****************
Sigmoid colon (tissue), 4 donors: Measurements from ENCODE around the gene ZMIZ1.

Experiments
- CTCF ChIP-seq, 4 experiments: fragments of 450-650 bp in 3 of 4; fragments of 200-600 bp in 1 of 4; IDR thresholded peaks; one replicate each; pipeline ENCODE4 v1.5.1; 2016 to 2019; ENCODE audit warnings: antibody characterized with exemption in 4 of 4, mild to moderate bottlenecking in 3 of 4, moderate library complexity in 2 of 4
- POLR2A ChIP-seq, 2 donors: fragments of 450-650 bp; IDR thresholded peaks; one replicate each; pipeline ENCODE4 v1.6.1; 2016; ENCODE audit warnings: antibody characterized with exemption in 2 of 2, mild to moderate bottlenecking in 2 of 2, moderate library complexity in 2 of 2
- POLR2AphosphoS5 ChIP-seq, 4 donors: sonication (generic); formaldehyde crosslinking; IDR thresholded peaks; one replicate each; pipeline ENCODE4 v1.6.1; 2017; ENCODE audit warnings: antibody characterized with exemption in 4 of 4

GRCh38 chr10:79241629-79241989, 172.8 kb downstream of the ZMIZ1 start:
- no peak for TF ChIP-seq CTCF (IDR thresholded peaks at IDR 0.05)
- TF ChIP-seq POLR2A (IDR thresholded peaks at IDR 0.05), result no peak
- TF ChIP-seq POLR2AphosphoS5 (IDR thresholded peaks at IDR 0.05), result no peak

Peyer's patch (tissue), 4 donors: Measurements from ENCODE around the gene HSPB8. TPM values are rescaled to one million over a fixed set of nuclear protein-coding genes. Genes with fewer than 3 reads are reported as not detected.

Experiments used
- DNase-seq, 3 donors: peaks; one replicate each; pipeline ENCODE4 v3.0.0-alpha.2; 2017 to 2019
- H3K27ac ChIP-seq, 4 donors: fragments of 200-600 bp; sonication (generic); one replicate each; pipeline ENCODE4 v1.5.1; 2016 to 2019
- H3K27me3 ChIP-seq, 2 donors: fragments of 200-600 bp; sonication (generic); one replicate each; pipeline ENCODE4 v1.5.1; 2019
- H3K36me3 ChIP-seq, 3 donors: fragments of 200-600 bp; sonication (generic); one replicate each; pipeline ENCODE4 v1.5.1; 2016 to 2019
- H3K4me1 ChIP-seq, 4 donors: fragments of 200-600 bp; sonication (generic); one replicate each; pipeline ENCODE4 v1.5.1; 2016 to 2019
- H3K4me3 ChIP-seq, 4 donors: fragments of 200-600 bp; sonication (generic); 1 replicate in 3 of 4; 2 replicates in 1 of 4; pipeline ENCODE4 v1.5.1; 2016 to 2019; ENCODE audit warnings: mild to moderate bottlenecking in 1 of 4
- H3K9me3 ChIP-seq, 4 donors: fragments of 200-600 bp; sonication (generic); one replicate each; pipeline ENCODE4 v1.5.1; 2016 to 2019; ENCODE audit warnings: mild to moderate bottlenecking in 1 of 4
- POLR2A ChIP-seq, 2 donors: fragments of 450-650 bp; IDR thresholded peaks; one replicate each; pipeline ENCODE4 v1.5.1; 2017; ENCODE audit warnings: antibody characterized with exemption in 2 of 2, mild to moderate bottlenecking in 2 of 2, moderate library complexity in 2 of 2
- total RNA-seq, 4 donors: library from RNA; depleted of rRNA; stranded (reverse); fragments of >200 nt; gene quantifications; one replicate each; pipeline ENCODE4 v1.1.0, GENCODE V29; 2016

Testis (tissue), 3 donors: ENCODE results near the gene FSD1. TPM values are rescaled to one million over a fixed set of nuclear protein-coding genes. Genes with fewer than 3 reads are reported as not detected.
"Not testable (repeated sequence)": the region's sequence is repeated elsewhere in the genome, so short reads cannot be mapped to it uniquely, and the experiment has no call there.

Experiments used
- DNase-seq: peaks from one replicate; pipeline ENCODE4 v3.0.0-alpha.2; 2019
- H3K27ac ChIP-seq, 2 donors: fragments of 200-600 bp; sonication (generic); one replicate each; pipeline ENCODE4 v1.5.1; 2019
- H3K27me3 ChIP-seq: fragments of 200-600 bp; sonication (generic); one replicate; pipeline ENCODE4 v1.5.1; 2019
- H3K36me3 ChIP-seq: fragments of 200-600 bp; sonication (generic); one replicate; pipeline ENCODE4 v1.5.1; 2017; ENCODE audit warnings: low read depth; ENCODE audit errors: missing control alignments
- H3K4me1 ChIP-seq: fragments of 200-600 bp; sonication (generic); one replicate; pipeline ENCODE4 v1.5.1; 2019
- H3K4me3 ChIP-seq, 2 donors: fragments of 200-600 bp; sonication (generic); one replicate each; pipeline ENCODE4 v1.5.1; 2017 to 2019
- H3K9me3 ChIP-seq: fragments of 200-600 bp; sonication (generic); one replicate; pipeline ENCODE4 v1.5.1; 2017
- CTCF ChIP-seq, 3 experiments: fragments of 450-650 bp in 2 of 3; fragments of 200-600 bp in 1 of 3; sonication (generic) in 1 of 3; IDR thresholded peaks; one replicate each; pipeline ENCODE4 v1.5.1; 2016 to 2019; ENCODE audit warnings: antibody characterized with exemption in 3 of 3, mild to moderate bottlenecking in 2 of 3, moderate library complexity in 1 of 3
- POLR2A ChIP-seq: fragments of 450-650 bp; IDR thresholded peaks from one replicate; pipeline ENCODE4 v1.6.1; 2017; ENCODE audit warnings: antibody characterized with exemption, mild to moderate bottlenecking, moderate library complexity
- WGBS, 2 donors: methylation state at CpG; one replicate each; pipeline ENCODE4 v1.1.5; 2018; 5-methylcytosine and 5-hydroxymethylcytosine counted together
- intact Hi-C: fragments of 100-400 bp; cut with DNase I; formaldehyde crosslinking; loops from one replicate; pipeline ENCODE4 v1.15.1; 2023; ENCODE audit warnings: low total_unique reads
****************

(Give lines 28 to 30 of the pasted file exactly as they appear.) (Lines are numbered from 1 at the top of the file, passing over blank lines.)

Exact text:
- H3K4me1 ChIP-seq: fragments of 200-600 bp; sonication (generic); one replicate; pipeline ENCODE4 v1.5.1; 2019
- H3K4me3 ChIP-seq, 2 donors: fragments of 200-600 bp; sonication (generic); one replicate each; pipeline ENCODE4 v1.5.1; 2017 to 2019
- H3K9me3 ChIP-seq: fragments of 200-600 bp; sonication (generic); one replicate; pipeline ENCODE4 v1.5.1; 2017